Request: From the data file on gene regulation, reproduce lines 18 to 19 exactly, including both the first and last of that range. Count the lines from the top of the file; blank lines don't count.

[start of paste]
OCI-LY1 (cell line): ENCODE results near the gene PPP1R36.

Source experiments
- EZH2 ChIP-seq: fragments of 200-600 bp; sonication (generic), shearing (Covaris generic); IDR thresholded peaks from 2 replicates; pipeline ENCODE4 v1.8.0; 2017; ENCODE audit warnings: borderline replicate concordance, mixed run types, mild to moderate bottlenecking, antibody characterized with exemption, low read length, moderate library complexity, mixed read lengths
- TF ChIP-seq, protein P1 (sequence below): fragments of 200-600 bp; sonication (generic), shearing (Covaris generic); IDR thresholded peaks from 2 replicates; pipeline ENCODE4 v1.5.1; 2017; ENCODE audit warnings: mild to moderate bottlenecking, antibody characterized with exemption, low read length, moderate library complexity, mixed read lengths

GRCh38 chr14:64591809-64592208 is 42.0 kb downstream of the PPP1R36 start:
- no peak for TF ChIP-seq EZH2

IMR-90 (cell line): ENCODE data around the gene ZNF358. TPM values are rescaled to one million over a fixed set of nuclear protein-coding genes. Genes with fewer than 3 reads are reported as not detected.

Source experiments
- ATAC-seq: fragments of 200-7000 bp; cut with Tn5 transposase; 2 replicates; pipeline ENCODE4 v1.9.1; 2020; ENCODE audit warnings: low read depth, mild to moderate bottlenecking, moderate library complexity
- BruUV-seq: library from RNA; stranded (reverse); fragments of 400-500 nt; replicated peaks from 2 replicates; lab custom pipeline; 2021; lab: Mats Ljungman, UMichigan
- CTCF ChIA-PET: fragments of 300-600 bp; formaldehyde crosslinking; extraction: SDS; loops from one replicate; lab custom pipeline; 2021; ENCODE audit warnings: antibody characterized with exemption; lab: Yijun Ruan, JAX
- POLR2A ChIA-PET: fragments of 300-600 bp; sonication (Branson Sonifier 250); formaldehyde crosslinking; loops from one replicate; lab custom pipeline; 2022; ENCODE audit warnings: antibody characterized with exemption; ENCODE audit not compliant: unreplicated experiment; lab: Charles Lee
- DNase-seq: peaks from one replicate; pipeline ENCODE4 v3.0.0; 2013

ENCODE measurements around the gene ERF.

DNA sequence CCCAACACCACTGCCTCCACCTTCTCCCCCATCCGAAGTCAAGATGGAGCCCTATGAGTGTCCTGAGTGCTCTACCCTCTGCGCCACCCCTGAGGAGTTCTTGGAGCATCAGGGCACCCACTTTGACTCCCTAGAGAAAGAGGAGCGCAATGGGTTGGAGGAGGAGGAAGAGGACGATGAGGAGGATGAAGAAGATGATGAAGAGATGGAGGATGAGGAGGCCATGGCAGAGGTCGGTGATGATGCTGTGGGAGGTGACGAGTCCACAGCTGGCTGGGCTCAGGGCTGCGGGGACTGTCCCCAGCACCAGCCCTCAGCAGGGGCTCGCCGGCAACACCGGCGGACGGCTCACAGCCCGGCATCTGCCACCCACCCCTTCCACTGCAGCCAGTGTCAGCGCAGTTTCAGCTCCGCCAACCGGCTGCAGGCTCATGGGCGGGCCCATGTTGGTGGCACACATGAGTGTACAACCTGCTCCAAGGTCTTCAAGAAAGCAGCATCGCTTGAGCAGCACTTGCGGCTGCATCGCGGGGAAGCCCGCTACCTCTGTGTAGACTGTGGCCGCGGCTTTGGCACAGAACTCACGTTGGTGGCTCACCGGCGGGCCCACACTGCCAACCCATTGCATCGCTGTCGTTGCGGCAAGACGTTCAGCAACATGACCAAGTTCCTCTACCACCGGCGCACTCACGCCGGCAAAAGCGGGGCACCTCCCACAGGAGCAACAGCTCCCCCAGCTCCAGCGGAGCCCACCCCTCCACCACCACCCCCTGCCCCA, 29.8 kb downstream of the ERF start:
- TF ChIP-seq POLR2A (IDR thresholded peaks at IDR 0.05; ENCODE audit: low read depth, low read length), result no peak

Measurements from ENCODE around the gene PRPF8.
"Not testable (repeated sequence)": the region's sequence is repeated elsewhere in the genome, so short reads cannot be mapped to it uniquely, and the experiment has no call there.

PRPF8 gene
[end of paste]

"Not testable (repeated sequence)": the region's sequence is repeated elsewhere in the genome, so short reads cannot be mapped to it uniquely, and the experiment has no call there.

PRPF8 gene